Nativism & Social Darwinism and Business in the 19th Century
Two philosophies that gained prominence in post-Civil War America were Social Darwinism and Nativism. These two played a crucial role in the rise of big business. Social Darwinism, which was based on Charles Darwin’s evolution theory, proposed that only the fittest businesses in the US would survive. The philosophy supported the view that unfit or weaker businesses would be destroyed by superior ones, and this situation would be better for society. Monopolistic actions undertaken by many wealthy American industrialists were justified by Social Darwinism, which stated that the most successful in society was also the hardest working and the smartest. Adoption of this philosophy justified the lack of government interference in business. Laissez-faire capitalism was adopted where corporations acted as they saw fit, and natural economics dictated the outcome. Without government involvement or support, the smaller and weaker companies were largely disadvantaged.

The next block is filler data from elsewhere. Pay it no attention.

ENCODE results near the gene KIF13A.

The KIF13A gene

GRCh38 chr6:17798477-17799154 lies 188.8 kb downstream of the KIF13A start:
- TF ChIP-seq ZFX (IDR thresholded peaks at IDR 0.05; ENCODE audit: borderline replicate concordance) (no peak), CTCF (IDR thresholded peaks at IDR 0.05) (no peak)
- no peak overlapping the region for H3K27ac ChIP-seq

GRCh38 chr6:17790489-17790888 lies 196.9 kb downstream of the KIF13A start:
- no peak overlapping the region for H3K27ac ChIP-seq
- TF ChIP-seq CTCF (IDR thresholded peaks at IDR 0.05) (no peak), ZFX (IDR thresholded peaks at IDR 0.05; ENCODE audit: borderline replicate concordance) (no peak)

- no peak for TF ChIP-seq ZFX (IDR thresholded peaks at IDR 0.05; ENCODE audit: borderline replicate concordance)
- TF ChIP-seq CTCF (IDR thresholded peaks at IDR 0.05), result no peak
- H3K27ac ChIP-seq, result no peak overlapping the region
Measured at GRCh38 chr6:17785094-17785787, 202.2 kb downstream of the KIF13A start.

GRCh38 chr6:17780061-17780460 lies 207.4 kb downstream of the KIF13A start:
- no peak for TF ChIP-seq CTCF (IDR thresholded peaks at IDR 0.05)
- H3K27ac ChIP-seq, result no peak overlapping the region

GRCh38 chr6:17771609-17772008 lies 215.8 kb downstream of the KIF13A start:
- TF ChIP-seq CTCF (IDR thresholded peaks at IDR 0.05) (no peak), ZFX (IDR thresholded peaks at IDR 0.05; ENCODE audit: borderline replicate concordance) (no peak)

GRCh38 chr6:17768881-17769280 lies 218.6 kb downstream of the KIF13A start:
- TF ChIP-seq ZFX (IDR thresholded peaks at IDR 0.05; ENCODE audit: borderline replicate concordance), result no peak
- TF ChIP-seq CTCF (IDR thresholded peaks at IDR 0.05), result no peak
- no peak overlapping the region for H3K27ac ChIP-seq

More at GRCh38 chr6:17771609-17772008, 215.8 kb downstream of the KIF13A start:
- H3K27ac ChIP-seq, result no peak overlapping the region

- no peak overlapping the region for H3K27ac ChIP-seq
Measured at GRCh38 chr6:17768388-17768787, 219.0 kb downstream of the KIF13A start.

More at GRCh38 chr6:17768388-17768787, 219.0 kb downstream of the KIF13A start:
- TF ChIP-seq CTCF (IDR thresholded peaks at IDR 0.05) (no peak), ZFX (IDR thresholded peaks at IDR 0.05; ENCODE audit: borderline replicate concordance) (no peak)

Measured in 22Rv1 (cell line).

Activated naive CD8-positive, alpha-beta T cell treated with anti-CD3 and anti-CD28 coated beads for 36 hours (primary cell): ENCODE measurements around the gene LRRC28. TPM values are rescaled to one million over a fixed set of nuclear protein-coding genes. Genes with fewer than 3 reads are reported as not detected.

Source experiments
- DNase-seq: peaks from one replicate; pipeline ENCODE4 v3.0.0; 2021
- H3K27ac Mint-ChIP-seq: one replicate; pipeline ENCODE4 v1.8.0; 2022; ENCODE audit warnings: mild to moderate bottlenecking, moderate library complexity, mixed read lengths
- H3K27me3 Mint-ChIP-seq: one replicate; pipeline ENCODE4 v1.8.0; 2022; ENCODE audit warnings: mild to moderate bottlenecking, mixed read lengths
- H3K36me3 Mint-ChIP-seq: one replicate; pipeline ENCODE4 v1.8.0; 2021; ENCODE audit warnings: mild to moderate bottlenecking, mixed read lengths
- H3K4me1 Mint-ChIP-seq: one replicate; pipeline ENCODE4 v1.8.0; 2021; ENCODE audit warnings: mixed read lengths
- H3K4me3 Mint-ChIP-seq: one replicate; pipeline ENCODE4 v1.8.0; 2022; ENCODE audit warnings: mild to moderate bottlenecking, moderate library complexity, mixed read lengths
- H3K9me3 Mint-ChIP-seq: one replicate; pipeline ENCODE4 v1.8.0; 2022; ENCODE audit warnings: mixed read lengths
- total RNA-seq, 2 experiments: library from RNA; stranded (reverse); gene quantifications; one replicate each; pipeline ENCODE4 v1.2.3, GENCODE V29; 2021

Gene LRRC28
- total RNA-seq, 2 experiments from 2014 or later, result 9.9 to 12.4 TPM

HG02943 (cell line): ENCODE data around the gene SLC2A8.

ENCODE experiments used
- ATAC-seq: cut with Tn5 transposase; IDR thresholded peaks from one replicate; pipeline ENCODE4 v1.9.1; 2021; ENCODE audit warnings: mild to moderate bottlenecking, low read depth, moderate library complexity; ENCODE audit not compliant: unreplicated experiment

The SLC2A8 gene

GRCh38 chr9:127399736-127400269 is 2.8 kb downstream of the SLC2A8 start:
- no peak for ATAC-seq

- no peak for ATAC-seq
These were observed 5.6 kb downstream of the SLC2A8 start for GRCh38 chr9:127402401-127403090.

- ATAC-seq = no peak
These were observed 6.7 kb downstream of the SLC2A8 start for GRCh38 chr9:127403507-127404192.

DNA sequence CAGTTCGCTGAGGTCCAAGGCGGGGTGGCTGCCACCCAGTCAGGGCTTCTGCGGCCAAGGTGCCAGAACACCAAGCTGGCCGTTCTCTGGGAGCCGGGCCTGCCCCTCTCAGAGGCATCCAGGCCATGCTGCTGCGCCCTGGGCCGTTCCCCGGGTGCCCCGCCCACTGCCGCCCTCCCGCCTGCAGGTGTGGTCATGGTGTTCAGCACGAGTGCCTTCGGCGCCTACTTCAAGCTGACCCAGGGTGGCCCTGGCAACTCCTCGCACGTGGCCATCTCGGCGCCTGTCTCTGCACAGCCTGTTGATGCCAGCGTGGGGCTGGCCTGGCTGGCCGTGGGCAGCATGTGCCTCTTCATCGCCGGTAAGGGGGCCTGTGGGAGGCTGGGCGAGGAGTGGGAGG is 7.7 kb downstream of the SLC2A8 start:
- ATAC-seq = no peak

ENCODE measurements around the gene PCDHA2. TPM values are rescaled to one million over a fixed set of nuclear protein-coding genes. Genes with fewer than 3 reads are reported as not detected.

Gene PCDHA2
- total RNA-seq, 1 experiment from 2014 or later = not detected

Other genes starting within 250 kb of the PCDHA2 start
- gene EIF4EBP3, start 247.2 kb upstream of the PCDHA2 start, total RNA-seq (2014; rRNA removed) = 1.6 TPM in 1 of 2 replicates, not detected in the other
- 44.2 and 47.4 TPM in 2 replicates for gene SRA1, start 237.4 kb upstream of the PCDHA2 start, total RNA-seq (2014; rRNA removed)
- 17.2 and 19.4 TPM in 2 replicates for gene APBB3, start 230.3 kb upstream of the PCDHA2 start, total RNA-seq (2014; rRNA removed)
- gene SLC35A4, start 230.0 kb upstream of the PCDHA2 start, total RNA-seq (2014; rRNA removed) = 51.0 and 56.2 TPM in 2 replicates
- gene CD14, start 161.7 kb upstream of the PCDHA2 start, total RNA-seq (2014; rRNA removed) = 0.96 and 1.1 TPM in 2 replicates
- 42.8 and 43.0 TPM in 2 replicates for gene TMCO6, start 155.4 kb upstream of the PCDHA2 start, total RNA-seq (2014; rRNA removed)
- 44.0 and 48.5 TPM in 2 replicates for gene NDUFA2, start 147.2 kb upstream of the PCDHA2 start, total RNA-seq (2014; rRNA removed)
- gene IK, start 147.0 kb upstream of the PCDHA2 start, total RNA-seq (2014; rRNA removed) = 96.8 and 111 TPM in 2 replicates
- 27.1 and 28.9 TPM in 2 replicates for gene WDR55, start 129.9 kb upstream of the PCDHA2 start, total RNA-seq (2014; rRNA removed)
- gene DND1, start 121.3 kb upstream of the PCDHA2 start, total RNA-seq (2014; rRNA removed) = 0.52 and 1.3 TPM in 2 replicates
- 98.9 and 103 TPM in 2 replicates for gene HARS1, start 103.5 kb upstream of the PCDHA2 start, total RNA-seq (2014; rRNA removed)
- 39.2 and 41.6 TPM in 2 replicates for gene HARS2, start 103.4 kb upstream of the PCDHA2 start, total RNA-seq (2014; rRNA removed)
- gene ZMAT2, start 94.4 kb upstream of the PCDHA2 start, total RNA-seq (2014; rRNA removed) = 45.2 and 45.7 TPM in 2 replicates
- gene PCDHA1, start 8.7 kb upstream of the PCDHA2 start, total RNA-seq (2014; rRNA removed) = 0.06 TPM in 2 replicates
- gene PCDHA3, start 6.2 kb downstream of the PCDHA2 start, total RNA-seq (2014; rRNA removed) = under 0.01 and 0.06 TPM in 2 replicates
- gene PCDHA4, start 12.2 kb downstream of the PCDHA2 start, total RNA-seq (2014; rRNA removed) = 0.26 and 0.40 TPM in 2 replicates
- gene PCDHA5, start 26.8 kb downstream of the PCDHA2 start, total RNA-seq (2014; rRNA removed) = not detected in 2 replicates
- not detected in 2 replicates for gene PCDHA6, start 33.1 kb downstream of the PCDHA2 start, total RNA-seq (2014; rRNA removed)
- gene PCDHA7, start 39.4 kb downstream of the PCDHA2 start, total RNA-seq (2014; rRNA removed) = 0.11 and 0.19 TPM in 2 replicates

As such, the bigger corporations were able to eliminate or buy out the smaller companies leading to a rise of big business in the US. Nativism was the view that American-born inhabitants of the US were superior to the immigrants. This view rose into prominence in the post-Civil War era as large groups of immigrants came to the US. The nativist approach emphasized support for American-born whites and corporations owned by this group. The hostility towards foreigners led to increased support for the American big businesses that perpetuated the view that the American-born inhabitants were superior. Most nativists strongly believed in the superiority of Anglo-Americans, and the proof of this was in the successes of the American organizations. They, therefore, supported the growth of big business as it justified their views on American-born whites’ superiority.